White Rock Management, a cryptocurrency mining company based in Switzerland, said it will be expanding its operations to the United States, starting with Texas.
In a Tuesday announcement, White Rock said it will be partnering with Natural Gas Onsite Neutralization, or NGON, a company that captures natural gas that would otherwise be burned and converts it to energy for use in the firm’s Bitcoin (BTC) mining operations. White Rock said it will be operating out of NGON’s facility in the Brazos Valley region, mining BTC using “environmentally responsible” methods.
According to White Rock CEO Andy Long, the move into Texas was just the first in the firm’s plans to expand its BTC mining operations to areas capable of providing energy from natural gas outside the scope of the state’s power grid. The company began mining crypto at data centers in Sweden in November 2021 and reported its operations in the United States will have an initial capacity of 3 megawatts, aiming for the firm’s total hashrate to be more than 1.6 EH/s.
The recent market downturn — the price of Bitcoin has fallen more than 28% in the last 30 days — may be impacting crypto miners’ profits. Cointelegraph reported on June 10 that the “raw” costs for miners in North America were roughly $22,000 per Bitcoin, with additional costs potentially bringing the total to more than $30,000. Many mining firms in the region including Bitfarms have reported selling some of their BTC holdings amid the bear market.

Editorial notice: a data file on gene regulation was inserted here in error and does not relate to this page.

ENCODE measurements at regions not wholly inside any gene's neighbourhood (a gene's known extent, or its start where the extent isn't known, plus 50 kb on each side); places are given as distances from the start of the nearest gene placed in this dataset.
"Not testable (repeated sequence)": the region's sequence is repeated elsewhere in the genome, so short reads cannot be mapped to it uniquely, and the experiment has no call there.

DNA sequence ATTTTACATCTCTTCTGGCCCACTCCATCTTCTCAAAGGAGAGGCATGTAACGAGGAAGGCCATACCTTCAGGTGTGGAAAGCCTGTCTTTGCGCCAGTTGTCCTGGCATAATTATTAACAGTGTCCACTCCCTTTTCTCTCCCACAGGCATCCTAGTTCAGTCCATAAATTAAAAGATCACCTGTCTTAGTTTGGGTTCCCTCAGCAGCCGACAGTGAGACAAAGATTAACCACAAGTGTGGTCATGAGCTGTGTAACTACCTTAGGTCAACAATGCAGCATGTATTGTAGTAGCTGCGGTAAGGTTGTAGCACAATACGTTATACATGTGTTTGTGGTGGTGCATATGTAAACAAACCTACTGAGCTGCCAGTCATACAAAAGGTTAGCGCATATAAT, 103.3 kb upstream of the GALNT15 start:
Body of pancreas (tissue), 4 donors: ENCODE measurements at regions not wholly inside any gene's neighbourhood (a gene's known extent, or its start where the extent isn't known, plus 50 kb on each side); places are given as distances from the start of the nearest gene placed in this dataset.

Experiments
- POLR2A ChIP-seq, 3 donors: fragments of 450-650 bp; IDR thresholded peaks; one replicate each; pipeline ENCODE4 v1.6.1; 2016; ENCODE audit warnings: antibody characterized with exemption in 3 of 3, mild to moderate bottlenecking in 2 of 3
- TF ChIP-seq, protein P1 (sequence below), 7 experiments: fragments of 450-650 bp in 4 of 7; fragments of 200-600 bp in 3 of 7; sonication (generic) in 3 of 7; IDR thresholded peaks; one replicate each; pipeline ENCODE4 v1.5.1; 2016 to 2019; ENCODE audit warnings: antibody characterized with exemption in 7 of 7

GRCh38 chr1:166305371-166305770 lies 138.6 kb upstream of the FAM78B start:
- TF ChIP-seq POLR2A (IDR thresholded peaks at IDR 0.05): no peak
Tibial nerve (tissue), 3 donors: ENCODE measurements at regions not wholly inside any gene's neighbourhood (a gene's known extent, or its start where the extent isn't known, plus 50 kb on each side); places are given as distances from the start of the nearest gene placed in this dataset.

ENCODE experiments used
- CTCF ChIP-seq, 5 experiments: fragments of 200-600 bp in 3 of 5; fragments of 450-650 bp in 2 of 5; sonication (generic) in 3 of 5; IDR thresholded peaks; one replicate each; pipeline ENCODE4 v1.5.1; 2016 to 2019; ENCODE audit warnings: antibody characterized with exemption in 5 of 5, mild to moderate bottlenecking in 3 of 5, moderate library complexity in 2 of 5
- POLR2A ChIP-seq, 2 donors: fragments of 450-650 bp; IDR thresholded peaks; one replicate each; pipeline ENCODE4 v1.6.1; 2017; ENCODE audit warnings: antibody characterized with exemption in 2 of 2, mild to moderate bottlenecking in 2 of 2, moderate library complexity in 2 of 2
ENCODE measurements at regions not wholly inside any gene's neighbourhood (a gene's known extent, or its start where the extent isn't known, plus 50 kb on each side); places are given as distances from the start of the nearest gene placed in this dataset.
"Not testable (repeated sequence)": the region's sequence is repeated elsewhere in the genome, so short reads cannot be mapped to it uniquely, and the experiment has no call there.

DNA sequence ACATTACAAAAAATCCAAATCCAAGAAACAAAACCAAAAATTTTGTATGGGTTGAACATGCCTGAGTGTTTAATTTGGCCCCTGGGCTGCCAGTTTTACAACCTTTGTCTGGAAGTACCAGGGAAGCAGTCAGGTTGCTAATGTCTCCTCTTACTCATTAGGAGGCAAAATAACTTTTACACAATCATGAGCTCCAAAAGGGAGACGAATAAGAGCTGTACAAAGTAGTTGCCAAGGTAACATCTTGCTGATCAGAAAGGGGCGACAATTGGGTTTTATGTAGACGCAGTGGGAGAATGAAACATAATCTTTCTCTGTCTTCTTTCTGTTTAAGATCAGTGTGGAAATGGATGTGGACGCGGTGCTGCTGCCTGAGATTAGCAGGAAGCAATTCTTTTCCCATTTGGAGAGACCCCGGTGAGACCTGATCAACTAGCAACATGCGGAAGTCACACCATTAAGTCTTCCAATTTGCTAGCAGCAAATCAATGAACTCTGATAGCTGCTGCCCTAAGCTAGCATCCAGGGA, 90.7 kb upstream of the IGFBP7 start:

So What if the Revenue From Bitcoin Mining is Low?
“Bitcoin miners are experiencing record-low Revenue. Miners earn Revenue from two sources..”
— CryptoQuant.com (@cryptoquant_com) June 27, 2022
It’s unclear how the recent volatility may affect White Rock’s operations in the Lone Star State. Long told Cointelegraph the firm was “able to mine profitably in bear and bull markets” due in part to having the latest generation of rigs.
“Our U.S. facility perfectly compliments our Swedish 100% hydroelectric powered sites and we see a great deal of opportunity in the current turbulent market conditions,” said Long. “In particular we expect there to be attractive opportunities for [mergers and acquisitions] and consolidation between public and privately held miners.”
Prior to the market downturn, Argo Blockchain said it was planning to launch operations in Texas’ Dickens County almost a year after first breaking ground — the 200-megawatt data center started mining in May. In April, the City of Fort Worth also launched a pilot program to mine BTC using three rigs in its city hall building.